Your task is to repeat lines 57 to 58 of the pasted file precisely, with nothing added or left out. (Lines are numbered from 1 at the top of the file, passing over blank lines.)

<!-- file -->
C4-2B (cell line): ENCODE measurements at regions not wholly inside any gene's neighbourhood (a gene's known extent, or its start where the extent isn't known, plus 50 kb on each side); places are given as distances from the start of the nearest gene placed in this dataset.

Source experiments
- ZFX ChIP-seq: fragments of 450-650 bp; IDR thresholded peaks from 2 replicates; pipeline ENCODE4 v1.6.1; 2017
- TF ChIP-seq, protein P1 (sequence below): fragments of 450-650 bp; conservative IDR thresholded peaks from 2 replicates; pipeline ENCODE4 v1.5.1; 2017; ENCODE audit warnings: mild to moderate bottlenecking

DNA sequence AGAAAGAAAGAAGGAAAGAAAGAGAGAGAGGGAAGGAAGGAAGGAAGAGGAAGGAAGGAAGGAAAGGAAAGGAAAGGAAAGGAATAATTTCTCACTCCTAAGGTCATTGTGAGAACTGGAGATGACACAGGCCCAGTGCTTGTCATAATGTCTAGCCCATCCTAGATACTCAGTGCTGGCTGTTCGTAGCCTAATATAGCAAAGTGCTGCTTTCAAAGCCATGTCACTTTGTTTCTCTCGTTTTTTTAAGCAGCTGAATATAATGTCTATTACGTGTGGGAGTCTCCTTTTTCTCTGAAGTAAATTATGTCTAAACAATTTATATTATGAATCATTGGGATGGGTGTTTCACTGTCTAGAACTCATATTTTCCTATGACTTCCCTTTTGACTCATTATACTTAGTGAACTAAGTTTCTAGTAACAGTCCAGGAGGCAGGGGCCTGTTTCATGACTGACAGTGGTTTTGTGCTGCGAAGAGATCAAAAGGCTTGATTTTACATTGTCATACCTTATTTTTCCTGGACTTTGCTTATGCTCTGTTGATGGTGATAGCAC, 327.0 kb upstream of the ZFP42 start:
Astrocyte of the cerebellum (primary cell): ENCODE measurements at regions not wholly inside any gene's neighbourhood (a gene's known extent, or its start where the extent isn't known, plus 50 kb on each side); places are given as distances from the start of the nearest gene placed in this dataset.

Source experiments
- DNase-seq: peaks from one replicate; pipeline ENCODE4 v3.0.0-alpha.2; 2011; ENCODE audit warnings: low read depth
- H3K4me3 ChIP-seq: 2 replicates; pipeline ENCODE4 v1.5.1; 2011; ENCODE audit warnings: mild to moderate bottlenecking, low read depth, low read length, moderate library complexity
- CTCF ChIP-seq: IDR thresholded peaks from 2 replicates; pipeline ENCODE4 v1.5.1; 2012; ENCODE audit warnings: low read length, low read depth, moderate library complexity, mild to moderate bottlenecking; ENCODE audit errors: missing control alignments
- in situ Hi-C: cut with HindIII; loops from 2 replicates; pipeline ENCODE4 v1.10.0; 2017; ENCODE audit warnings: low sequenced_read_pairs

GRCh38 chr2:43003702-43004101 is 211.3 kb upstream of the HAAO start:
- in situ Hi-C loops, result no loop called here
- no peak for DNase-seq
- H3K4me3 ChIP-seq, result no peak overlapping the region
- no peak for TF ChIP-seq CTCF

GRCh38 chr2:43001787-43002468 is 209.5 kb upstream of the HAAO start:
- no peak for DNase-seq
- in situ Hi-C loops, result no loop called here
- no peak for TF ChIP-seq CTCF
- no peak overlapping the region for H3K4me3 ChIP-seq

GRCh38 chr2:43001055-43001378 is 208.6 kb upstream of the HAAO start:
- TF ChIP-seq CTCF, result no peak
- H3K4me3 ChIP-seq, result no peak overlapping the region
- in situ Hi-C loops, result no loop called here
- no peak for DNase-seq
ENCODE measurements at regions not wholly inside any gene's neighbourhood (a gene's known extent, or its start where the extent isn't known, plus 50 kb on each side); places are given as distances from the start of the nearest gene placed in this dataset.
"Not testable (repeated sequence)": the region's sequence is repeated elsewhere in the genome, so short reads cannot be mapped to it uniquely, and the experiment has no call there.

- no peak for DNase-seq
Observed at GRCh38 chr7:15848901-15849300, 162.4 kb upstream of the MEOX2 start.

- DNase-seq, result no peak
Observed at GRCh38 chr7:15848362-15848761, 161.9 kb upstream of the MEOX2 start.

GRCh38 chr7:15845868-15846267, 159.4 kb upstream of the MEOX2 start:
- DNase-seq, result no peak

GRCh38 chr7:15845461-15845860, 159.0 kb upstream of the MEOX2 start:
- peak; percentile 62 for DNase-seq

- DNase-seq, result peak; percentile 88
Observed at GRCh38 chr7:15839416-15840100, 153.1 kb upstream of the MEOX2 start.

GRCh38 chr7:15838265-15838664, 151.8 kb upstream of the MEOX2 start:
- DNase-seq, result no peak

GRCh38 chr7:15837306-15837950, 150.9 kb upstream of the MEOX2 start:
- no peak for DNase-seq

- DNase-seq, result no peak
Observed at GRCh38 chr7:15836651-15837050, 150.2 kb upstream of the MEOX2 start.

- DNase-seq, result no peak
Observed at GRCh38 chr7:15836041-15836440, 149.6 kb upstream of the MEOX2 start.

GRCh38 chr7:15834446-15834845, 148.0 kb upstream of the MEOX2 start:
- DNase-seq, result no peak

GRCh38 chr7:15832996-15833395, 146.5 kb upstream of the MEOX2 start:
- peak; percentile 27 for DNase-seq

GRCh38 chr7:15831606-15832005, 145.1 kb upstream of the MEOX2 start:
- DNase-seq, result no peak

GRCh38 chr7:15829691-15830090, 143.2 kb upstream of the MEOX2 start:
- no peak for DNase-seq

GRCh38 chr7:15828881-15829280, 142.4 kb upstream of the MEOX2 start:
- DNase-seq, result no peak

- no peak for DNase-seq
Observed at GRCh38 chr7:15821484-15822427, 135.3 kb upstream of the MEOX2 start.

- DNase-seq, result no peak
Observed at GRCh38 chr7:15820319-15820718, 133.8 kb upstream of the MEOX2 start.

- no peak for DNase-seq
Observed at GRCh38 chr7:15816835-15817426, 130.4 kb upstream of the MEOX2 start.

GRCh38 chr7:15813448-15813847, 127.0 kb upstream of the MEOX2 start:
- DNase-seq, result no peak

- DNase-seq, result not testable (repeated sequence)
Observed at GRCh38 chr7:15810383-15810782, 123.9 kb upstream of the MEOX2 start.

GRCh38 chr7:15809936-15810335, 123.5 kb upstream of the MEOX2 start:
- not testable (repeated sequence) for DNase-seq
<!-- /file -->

- no peak for DNase-seq
Observed at GRCh38 chr7:15821484-15822427, 135.3 kb upstream of the MEOX2 start.